Orcas in captivity suffer severe dental damage, study says
One of 14 orcas sighted in Lanzarote, the Canary Islands, southwestern Spain, shown in a handout picture provided Jun. 23, 2009 by Canary Island Cetacean Research. EPA-EFE FILE/Mónica Pérez EDITORIAL USE ONLY
A handout picture provided Jun. 23, 2009 by the Canary Island Cetacean Research shows two of 14 orcas sighted in the Canary Islands' waters, where the presence of this species is infrequent, in Lanzarote, the Canary Islands, southwestern Spain. EPA-EFE FILE/Mónica Pérez EDITORIAL USE ONLY
Sydney, Australia, Oct 12 (efe-epa).- Orcas living in captivity suffer serious damage to their teeth due to constantly biting metal bars and cement pieces, said a study carried out by New Zealand scientists published Thursday.
The experts analyzed the cases of 29 orcas owned by a company in the United States and Spain and concluded that all of them have damaged their teeth, reported the Archives of Oral Biology, a scientific journal.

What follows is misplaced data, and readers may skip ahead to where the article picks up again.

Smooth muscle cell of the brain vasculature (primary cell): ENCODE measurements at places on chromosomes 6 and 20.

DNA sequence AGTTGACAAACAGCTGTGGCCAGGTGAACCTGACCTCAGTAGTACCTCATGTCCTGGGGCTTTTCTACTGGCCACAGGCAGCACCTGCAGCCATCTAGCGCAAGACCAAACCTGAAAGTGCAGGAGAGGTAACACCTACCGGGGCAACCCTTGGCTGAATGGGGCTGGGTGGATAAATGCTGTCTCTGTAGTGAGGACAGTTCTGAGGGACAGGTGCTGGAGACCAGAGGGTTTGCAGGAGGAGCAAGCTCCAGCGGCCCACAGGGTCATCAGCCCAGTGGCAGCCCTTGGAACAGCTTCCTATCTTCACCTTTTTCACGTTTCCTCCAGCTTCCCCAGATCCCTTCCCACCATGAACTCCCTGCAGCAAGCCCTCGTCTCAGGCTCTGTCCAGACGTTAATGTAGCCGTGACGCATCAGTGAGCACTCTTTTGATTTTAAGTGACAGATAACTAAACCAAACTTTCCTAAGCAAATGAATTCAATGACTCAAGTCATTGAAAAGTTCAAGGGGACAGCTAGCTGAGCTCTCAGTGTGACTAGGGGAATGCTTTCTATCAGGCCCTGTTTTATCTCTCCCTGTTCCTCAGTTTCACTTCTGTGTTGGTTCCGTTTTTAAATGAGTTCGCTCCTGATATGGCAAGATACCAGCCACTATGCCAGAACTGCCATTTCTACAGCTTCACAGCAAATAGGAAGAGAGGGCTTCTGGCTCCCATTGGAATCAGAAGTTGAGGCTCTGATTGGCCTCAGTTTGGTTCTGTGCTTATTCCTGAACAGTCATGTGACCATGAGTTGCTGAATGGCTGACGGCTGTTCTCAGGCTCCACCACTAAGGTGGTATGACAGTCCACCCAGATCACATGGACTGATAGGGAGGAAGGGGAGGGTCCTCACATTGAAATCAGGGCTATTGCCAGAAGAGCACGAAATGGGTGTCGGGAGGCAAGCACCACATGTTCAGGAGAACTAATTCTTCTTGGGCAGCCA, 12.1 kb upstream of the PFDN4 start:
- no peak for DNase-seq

Sixty-five percent of the specimens studied suffered moderate to extreme dental damage and 60 percent had to undergo dental operations.
"Once the tooth gets worn to the point where the pulp is exposed this opens up a channel for disease and infection, so the staff then drill the teeth," study co-author Carolina Loch of the University of Otago told Radio New Zealand.
Open cavities need to be cleaned with chemicals to prevent infection, while teeth that are drilled to remove tissue from the pulp found within these bony pieces also become weaker and brittle.
"We have documented more than 60 percent of the second and third teeth of the lower jaws were broken and this high number is likely linked to the drilling," she added.
Principal author of the study, John Jett of the Stetson University in Florida, in the United States, said that damage to the teeth of the orcas begins from an early age when they are in captivity.